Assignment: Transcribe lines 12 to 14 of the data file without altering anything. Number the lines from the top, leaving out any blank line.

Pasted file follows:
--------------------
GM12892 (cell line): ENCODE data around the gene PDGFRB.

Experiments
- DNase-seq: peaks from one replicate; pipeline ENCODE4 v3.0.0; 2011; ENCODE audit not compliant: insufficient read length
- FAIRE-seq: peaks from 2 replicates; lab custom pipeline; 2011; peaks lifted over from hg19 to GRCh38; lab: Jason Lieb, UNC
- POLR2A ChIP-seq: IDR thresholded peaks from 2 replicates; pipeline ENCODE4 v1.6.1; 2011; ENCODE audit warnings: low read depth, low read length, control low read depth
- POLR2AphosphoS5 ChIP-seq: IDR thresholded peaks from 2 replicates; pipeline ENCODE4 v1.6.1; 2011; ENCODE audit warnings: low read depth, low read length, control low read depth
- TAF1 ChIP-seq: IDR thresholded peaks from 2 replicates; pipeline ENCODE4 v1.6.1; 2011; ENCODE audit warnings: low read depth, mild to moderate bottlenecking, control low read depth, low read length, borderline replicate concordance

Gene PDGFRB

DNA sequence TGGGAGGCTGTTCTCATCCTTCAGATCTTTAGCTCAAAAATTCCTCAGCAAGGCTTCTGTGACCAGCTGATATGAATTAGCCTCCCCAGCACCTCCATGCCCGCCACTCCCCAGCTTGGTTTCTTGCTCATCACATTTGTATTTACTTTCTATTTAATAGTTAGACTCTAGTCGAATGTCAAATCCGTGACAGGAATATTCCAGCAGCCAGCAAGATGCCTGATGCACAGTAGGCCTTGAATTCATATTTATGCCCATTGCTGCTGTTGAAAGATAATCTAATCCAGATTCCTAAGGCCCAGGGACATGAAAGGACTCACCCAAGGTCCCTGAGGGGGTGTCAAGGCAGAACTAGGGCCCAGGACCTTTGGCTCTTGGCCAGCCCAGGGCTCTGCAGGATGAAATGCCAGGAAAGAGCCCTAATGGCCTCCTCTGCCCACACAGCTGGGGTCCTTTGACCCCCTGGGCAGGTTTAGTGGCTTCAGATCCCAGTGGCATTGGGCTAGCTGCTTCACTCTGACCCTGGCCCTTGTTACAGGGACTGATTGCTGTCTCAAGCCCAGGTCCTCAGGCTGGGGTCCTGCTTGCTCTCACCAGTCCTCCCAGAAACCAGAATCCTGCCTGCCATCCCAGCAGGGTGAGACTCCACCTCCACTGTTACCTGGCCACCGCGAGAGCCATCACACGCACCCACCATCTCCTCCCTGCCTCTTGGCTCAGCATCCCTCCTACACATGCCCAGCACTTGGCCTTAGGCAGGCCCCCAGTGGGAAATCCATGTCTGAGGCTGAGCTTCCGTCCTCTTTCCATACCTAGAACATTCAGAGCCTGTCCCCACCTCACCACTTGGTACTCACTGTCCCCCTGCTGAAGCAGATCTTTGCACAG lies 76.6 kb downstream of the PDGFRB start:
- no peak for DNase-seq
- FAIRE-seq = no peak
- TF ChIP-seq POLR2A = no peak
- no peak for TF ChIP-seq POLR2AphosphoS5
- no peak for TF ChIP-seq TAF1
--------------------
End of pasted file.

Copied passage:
- TF ChIP-seq POLR2A = no peak
- no peak for TF ChIP-seq POLR2AphosphoS5
- no peak for TF ChIP-seq TAF1